No matter how much we pivot towards simulation-based education or asynchronous learning, the traditional large group lectures still make up a core of any fellowship training program. Therefore, it is imperative for educators to acquire, maintain and develop the skills to be engaging lecturers. The following outline should work whether you’re giving a large group lecture in-person or via a virtual or online platform as essentially these tips and tricks are applicable in both settings. These tips are also universal no matter the level of learners (medical students, residents or fellows).


Step 1: Preparing for your lecture

1.  Remember that your medium (of PowerPoint) is designed to enhance your presentation and not BE the presentation so only YOU can prevent “death by PowerPoint”.
2.  Follow the 5/5/5 rule: No more than five words per line of text, no more than five lines of text per slide, no more than five text-heavy slides in a row.
3.  Choose readable background colors and fonts ie, don’t use dark-on-dark or light-on-light(Fig 1).

Fig 1: Good, Bad and Awful Examples of Background Colors and Font

4.  Don’t type out your entire presentation; there should be no more than one slide/minute of your talk (so cap at 45-50 slides for an hour-long lecture).
5.  It’s great to be funny but be careful with humor so as not to offend varied sensibilities.
6.  It is better to display your information with a graph rather than a table (which is also better than just plain text).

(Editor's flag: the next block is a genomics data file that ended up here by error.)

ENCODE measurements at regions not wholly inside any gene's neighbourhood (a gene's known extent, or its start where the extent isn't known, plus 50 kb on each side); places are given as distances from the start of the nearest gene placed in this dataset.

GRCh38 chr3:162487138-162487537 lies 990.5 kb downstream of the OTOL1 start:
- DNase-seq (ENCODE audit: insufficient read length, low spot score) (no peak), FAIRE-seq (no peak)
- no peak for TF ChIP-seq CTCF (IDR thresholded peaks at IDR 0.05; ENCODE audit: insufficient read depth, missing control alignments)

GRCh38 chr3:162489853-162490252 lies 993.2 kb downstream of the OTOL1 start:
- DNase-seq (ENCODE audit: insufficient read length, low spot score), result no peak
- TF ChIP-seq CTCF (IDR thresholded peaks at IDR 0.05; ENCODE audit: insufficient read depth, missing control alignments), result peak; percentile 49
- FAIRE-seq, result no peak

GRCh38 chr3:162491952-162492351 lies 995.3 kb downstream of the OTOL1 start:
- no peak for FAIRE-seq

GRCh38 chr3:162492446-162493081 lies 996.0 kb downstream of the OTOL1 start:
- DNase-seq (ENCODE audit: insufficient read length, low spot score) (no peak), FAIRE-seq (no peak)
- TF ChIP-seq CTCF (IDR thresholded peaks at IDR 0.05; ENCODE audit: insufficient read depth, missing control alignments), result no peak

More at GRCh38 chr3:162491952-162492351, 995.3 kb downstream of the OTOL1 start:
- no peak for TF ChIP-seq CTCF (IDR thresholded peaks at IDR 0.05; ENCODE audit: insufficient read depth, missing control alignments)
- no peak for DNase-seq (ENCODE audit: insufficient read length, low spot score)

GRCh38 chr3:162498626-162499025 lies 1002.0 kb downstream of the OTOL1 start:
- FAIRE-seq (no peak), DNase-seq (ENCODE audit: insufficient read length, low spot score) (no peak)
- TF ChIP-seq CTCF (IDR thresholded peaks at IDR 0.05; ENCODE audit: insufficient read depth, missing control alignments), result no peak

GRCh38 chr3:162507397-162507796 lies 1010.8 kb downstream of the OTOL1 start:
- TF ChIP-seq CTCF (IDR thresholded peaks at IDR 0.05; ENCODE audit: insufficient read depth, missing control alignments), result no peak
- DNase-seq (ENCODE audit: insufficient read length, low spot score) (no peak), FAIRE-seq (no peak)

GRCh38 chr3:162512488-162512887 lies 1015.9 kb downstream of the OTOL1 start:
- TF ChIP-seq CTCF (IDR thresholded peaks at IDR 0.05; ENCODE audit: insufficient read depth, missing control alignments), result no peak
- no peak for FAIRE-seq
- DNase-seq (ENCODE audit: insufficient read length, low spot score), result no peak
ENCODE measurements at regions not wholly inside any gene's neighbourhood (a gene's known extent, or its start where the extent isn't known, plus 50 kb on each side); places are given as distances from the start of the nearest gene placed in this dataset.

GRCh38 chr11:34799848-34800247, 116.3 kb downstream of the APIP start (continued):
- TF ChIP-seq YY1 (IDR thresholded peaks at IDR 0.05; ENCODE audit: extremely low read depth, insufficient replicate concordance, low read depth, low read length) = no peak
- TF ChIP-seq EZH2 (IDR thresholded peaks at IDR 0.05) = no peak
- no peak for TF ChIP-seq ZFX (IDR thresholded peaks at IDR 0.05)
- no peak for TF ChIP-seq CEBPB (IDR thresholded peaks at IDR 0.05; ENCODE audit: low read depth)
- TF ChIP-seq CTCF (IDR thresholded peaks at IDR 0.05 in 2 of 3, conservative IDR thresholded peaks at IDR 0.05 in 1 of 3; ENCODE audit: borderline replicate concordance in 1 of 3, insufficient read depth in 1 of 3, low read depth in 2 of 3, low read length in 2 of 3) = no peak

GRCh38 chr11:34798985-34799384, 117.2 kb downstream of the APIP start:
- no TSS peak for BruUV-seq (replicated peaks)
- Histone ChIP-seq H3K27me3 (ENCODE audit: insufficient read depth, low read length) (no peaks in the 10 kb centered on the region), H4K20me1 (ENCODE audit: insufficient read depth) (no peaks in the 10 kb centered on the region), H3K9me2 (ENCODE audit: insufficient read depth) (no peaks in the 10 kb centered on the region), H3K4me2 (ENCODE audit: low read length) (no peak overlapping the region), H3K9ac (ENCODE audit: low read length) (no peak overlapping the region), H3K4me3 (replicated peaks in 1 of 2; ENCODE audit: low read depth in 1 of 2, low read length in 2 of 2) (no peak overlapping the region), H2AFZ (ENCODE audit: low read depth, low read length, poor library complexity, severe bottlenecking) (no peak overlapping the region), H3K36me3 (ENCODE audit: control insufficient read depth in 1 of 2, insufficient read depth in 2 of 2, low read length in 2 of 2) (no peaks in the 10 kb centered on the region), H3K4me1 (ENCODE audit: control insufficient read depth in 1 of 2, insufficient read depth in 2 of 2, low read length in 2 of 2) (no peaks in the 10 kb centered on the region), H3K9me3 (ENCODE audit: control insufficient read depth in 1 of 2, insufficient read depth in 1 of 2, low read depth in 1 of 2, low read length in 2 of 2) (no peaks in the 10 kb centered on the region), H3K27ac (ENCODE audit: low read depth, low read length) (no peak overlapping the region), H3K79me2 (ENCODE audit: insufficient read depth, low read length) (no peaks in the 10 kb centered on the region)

7.  Slide format: Use “assertion plus evidence format” where you put a clear and summative message on top of the slide as a title and display the data to support the statement graphically in the body of the slide, with the citation below it(1)(Fig 2).

Fig 2: Assertion Plus Evidence Format(1) courtesy Dr. Peter Lenz

8.  Questions to ask before planning your lecture: how does your lecture fit into the entire course or curriculum; what is your student’s knowledge of your subject, how will your lecture be assessed and what teaching methods are your students accustomed to(2)?
9.  Lecture plan: Two distinct models to consider while preparing your lecture plan(2): Classic Structure (Fig 3) and Problem Oriented structure (Fig 4).

Fig 3: Lecture Plan with a Classic Structure(2) courtesy Dr. Peter Cantillon

Fig 4: Lecture Plan with a Problem Oriented Structure(2) courtesy Dr. Peter Cantillon

10. Build-in student interaction: you can use either of these interactivity models while preparing and choose your own frequency of student interactive activity(1)(Fig 5).

Fig 5: Student interactivity(1) courtesy Dr. Peter Lenz


Step 2: Establishing a Learning Environment

1.  Clearly state goals and objectives of the talk: During the introduction, communicate the purpose of your talk, provide an overview of content, present expected learning outcomes such as “at the end of this session you will be able to…” and pose rhetorical/challenging questions to be answered.
2.  Communicate the importance of the lecture’s topic: Clearly explain the topic and subtopics’ relevance by explaining the context, applicability, and significance of the material. You could present compelling information using a case, or data that can serve as a “hook” and link your talk to any prior or subsequent topics/talks in the learners’ course.
3.  Present material in a clear organized fashion: Use an explicit, organized framework with a logical presentation flow. Articulate a structure and sequence to the talk in which you frame the subtopics and link concepts.


Step 3: Delivering the Material

1.  Show enthusiasm for the topic: through your voice, eye contact, energy, movement and body language. Vary your pitch, inflection, tempo and volume. Gesture to emphasize importance.